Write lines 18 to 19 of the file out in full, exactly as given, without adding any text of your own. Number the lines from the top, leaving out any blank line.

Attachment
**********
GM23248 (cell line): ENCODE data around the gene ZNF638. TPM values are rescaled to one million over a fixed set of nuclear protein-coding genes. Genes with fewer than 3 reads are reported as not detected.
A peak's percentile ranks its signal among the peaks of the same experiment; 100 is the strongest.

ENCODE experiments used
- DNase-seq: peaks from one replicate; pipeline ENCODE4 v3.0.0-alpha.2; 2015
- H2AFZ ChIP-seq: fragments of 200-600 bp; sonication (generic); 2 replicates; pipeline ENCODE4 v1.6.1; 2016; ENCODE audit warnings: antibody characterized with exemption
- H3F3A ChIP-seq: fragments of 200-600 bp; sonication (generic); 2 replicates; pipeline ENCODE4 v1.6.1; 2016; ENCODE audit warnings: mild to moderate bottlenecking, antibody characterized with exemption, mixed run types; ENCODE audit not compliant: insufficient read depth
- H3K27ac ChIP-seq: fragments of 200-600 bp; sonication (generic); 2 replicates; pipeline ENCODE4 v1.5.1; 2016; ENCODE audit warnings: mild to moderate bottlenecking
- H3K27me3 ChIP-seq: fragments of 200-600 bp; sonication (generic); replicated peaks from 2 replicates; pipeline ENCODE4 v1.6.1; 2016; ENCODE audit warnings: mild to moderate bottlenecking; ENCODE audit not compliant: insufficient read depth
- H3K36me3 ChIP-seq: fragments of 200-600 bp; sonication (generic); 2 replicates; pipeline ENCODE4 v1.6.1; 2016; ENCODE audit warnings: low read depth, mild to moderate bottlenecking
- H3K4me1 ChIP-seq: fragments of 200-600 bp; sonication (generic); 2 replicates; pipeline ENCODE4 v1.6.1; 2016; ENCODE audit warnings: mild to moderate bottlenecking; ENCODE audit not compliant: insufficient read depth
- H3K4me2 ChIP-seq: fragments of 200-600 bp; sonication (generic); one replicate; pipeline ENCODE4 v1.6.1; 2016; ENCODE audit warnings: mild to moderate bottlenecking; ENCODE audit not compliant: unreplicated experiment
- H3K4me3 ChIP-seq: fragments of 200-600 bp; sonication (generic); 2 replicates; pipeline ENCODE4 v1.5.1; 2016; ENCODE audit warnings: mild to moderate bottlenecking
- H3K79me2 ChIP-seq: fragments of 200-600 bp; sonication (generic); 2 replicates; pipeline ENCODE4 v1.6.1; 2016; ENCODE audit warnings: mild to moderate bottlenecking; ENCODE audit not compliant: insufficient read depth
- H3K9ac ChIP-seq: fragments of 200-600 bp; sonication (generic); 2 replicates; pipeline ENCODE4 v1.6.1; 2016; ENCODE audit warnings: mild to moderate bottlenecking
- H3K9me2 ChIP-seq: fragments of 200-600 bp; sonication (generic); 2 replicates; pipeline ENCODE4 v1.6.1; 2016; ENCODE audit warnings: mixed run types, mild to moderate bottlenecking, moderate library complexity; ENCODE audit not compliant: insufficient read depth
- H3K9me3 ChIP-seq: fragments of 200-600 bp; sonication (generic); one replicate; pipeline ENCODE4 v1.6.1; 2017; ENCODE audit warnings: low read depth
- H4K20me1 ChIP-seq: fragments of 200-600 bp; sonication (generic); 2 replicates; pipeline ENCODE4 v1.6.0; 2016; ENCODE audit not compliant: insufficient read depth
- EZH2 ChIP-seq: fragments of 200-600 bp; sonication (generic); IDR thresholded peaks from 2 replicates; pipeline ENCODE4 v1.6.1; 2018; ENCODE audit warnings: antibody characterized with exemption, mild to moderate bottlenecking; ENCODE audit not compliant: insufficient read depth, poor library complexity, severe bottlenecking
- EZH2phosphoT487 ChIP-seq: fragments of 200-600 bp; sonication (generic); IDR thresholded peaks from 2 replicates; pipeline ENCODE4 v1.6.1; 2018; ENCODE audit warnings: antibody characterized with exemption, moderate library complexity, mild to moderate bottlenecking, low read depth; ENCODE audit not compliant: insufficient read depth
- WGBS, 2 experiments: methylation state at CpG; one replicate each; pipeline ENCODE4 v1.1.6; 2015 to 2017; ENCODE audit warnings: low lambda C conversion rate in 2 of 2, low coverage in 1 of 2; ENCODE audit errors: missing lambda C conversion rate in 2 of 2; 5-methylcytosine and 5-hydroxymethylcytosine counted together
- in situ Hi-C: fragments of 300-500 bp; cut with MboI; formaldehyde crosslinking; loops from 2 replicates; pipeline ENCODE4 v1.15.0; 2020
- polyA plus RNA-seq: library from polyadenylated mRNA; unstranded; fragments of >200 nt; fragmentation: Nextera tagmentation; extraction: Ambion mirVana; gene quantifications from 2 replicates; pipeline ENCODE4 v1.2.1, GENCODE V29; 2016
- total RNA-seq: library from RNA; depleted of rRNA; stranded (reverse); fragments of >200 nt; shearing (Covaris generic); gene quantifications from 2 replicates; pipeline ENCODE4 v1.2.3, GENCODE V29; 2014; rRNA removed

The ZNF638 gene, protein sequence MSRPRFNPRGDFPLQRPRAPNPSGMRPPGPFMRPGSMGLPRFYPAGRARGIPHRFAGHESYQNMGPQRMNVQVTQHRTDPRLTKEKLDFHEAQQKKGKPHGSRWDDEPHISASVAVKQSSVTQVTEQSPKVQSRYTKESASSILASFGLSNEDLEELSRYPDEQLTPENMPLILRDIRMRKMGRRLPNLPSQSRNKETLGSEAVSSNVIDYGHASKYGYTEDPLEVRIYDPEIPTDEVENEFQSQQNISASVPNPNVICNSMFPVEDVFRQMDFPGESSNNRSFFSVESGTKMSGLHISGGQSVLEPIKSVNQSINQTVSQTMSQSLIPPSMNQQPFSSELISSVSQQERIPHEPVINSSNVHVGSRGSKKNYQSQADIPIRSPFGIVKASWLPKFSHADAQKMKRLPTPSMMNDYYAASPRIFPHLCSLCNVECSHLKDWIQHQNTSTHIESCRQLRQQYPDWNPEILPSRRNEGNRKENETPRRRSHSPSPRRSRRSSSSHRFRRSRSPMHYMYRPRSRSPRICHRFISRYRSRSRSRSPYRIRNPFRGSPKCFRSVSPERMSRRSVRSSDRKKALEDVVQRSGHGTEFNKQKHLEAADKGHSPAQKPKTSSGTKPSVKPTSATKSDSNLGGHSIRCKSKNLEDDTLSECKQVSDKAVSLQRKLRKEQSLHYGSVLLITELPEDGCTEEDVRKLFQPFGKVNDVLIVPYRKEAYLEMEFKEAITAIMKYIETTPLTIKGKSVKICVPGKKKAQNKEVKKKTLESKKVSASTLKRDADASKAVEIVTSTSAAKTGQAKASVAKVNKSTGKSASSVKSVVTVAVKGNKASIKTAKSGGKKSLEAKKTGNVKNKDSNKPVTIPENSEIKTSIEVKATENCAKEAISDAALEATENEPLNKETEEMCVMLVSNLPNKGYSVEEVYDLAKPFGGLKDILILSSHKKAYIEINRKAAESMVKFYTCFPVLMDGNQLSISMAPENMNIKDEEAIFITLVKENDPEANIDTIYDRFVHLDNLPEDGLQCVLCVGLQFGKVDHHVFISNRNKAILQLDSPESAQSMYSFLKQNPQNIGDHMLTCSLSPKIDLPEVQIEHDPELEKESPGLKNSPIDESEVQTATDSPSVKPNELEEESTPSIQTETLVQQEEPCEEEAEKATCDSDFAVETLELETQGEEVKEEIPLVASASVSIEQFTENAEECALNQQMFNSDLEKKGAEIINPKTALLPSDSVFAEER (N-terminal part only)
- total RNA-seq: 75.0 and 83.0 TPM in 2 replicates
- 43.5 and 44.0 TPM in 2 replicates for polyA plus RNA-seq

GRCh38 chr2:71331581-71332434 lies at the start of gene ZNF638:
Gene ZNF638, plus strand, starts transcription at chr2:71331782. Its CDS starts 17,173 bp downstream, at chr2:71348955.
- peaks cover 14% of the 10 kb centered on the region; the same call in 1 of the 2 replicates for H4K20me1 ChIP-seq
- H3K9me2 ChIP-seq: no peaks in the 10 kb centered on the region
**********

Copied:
- EZH2 ChIP-seq: fragments of 200-600 bp; sonication (generic); IDR thresholded peaks from 2 replicates; pipeline ENCODE4 v1.6.1; 2018; ENCODE audit warnings: antibody characterized with exemption, mild to moderate bottlenecking; ENCODE audit not compliant: insufficient read depth, poor library complexity, severe bottlenecking
- EZH2phosphoT487 ChIP-seq: fragments of 200-600 bp; sonication (generic); IDR thresholded peaks from 2 replicates; pipeline ENCODE4 v1.6.1; 2018; ENCODE audit warnings: antibody characterized with exemption, moderate library complexity, mild to moderate bottlenecking, low read depth; ENCODE audit not compliant: insufficient read depth